Jump to content

Fire alarm system Retail Unit who's responsibility?


Guest Anthony
 Share

Recommended Posts

Hi all, 

Recently purchased a building with 3 retail units on the ground floor and 2 flats above spread over the 1st floor. All are accessed by their individual entrances with no communal area/stairwell. 

One of the retail units the hairdressers does not have any fire detection (she said the hairdryers and steam used to set off the smoke/heat alarms she used to put up in the past).

  1. Is the fire/smoke alarm system the landlord or the commercial tenants responsibility by law in this case?
  2. Do I need to install an interlinked fire alarm system to all the units or will individual unit grade D battery/electrical mains systems suffice (with there being no communal stairwell/area there would be nowhere for the control panel of say a grade a ld2 system to be accessed)

Thanks Anthony

Link to comment
Share on other sites

If there are no common areas then the obligation for legal compliance rests solely with the tenants. Each has to carry out a Fire Risk Assessment (which needs to be recorded if they have a business requiring any sort of license or if part of a company with 5 or more employees even if not all based at that site, or if an Alterations Notice is in force for the premises from the Fire Service) and provide/maintain adequate general fire precautions. Their assessment would have to account for the effects of fire on Relevant Persons including those in the flat above - if there is adequate fire compartmentation between the shop & flat then their obligations are met, otherwise there may be a need for a fire detection system in the shop linked to alarm sounders or work to upgrade the compartmentation.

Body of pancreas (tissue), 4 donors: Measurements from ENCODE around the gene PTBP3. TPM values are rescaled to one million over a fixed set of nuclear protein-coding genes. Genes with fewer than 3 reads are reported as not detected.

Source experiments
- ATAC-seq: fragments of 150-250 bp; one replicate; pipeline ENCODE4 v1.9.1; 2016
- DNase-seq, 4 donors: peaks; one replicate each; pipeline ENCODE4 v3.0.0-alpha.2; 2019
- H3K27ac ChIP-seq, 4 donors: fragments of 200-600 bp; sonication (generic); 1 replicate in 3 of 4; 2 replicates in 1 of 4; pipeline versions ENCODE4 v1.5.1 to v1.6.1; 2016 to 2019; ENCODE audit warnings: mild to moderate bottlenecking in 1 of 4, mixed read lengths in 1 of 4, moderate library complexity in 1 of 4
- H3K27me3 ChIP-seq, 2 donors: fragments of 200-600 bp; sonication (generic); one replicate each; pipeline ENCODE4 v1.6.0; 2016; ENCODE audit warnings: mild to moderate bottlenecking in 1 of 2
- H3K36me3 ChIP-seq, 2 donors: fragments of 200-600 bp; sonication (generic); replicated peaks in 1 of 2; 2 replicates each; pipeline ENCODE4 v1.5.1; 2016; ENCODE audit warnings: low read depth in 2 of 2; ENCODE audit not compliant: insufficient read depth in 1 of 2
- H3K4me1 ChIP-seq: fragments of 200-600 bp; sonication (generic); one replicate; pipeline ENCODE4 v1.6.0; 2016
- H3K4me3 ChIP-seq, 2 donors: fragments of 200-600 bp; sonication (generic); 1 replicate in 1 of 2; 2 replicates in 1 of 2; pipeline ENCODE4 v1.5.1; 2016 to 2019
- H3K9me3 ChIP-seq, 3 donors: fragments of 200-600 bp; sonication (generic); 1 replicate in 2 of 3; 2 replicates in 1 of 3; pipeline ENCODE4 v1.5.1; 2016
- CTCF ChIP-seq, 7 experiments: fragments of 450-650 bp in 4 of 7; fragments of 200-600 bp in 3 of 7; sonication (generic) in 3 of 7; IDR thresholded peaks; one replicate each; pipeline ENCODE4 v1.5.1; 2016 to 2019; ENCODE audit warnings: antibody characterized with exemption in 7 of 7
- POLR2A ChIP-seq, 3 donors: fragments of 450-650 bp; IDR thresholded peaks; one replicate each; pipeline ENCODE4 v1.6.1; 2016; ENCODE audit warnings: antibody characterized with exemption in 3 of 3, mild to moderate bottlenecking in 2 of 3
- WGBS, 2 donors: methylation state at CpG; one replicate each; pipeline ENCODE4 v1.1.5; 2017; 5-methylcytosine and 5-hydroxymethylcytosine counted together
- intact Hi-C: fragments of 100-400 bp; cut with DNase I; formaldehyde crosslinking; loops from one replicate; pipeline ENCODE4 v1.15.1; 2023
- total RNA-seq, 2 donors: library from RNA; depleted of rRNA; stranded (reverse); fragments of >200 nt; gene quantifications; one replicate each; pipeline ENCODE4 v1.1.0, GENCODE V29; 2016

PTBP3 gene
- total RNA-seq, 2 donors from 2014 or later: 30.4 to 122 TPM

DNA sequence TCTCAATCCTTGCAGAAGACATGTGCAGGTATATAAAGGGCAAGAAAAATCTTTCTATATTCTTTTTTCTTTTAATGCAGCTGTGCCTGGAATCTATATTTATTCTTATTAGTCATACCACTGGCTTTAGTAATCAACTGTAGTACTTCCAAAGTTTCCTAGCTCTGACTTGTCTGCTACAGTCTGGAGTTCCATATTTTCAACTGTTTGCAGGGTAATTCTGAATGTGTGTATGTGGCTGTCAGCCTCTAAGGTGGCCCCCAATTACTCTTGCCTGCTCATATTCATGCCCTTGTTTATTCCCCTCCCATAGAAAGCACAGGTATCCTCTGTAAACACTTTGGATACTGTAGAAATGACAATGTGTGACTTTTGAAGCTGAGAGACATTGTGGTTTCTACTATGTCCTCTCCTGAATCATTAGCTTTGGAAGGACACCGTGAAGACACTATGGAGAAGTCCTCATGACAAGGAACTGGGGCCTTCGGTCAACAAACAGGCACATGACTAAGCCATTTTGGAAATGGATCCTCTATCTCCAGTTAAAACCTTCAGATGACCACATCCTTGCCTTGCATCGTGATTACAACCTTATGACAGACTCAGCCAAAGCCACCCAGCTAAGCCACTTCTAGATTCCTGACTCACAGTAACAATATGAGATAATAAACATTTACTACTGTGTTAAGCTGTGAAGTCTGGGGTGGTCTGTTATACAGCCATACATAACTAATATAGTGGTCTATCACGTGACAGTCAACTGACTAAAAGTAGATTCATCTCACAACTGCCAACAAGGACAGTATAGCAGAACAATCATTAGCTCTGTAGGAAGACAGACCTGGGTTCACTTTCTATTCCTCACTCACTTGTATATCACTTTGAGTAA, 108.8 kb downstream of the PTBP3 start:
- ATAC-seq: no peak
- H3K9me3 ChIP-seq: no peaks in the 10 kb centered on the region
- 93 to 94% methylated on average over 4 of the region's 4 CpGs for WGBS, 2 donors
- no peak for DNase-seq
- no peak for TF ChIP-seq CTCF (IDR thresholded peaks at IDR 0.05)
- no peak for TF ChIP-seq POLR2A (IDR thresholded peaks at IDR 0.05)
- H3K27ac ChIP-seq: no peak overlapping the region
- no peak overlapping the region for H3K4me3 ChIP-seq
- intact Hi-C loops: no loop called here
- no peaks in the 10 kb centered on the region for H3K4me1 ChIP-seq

Again, if there are suitable party walls between each unit then they don't need a linked alarm and just need to consider matters in their individual units. Any fire alarm system in the units (if needed, small units don't always need one) would need to be to BS5839-1 and at least Category M (manual call points) as Graded fire alarms to BS5839-6 are only for domestic premises

Link to comment
Share on other sites

  • 3 weeks later...
On 05/11/2019 at 20:22, AnthonyB said:

If there are no common areas then the obligation for legal compliance rests solely with the tenants. Each has to carry out a Fire Risk Assessment (which needs to be recorded if they have a business requiring any sort of license or if part of a company with 5 or more employees even if not all based at that site, or if an Alterations Notice is in force for the premises from the Fire Service) and provide/maintain adequate general fire precautions. Their assessment would have to account for the effects of fire on Relevant Persons including those in the flat above - if there is adequate fire compartmentation between the shop & flat then their obligations are met, otherwise there may be a need for a fire detection system in the shop linked to alarm sounders or work to upgrade the compartmentation.

Again, if there are suitable party walls between each unit then they don't need a linked alarm and just need to consider matters in their individual units. Any fire alarm system in the units (if needed, small units don't always need one) would need to be to BS5839-1 and at least Category M (manual call points) as Graded fire alarms to BS5839-6 are only for domestic premises

Thanks for your reply! I have recommended that they install interlinked smoke alarms considering the commercial tenants are responsible for all safety aspects of their unit. If however they do not heed my recommendation do I legally have to force them to do so? Thanks

Link to comment
Share on other sites

The Responsible Person in each unit is the employer as detailed in The Regulatory Reform (Fire Safety) Order 2005 article 3 which requires them to conduct a Fire Risk Assessment and fit a fire alarm if necessary. If you choose to take over any of these duties you would be considered responsible as the Person Having Control. (article 5.3)